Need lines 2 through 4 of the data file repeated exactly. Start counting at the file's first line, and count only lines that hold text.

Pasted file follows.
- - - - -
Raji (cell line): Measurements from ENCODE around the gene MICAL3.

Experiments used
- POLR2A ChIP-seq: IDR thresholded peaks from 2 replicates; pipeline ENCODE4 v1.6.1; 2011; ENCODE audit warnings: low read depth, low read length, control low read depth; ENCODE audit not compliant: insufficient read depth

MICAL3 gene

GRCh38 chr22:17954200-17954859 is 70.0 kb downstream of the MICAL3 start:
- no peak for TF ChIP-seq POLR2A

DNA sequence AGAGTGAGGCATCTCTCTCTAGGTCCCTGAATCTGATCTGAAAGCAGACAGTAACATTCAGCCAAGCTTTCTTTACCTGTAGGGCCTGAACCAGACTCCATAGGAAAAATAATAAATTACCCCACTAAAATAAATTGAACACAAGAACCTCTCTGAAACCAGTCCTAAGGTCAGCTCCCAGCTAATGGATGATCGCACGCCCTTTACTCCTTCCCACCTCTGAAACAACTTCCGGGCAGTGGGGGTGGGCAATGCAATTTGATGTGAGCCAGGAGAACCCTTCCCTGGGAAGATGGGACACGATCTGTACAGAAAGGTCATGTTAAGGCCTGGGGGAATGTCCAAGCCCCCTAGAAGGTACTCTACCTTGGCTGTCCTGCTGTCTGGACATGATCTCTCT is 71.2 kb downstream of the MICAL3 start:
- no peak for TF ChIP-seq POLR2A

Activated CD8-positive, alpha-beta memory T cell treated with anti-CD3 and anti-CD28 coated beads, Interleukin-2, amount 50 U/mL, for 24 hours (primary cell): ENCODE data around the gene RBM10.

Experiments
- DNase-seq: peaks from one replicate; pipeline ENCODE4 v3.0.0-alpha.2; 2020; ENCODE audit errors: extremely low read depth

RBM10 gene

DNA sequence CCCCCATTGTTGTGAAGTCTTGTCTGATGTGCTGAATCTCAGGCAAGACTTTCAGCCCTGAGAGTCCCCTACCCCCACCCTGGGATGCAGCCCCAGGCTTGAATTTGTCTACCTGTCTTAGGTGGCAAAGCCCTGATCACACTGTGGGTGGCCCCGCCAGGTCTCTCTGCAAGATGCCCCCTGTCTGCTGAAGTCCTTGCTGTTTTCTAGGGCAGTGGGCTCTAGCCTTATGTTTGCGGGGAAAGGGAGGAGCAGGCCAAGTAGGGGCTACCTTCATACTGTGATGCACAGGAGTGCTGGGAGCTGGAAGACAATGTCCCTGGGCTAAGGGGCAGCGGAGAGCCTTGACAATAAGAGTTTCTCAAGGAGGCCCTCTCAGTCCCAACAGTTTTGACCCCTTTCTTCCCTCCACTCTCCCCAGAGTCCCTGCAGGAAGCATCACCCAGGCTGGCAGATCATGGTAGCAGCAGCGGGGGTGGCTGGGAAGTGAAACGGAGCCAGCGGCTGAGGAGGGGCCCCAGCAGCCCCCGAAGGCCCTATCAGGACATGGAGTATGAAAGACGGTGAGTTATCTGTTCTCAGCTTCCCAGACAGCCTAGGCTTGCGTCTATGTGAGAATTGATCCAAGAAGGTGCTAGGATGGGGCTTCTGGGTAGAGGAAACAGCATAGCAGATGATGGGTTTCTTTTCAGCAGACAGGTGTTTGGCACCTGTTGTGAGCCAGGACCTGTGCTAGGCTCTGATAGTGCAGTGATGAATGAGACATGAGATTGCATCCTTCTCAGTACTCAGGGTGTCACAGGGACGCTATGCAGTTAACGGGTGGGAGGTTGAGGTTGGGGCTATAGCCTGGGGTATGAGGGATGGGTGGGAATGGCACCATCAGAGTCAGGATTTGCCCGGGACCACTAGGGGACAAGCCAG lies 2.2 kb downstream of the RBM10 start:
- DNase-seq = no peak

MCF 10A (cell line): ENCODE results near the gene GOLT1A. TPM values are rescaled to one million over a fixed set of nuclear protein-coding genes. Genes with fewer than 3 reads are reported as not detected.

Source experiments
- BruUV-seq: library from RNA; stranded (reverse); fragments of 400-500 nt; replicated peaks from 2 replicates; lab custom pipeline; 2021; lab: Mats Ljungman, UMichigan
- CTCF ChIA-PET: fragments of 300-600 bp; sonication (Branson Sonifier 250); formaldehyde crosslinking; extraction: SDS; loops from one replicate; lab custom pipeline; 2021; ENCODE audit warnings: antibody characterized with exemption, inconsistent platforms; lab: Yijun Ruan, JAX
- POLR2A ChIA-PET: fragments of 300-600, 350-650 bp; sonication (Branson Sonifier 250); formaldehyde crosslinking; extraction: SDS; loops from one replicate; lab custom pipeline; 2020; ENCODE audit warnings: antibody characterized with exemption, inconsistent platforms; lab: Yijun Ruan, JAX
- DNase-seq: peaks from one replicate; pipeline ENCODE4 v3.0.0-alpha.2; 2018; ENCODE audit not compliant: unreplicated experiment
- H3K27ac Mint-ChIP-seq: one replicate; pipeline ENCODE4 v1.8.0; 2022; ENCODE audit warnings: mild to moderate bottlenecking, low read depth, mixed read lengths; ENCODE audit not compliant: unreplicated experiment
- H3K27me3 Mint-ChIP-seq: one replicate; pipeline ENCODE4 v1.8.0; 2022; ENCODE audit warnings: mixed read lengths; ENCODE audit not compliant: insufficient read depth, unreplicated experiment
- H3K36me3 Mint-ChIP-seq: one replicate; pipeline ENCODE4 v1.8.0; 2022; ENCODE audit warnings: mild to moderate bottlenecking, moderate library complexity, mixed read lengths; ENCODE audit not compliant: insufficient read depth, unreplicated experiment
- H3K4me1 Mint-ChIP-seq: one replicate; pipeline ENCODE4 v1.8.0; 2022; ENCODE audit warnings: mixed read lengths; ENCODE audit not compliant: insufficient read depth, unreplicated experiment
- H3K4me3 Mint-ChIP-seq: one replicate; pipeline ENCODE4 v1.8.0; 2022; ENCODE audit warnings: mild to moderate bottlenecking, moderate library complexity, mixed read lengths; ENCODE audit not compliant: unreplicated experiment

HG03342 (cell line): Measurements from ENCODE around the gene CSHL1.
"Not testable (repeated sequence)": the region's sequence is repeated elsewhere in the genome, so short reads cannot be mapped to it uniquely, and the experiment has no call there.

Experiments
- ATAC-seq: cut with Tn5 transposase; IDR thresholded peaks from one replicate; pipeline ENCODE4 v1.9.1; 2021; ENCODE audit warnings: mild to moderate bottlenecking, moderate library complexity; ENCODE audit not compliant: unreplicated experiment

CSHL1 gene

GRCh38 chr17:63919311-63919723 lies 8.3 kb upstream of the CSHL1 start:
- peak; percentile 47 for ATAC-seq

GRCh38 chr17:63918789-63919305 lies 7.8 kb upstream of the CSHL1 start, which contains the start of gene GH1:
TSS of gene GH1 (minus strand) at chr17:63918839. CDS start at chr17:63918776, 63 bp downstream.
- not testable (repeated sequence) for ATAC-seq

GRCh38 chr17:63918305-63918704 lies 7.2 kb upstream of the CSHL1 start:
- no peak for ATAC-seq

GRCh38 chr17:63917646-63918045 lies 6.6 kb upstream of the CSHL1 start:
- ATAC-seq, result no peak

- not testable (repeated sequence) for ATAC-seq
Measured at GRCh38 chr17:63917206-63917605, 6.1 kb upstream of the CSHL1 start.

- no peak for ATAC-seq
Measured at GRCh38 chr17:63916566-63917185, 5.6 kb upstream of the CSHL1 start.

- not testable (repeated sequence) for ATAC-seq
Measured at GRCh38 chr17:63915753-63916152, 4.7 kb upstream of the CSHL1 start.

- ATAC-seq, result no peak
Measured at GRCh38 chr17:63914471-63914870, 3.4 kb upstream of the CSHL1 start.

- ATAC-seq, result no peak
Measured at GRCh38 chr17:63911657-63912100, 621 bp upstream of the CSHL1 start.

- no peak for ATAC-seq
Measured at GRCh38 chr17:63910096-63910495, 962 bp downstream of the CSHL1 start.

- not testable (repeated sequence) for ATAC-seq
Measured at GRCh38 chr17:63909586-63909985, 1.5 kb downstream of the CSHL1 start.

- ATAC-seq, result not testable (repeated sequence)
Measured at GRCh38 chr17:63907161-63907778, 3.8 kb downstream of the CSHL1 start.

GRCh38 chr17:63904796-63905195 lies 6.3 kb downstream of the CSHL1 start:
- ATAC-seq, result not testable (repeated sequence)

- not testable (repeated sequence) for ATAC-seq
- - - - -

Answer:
Experiments used
- POLR2A ChIP-seq: IDR thresholded peaks from 2 replicates; pipeline ENCODE4 v1.6.1; 2011; ENCODE audit warnings: low read depth, low read length, control low read depth; ENCODE audit not compliant: insufficient read depth

MICAL3 gene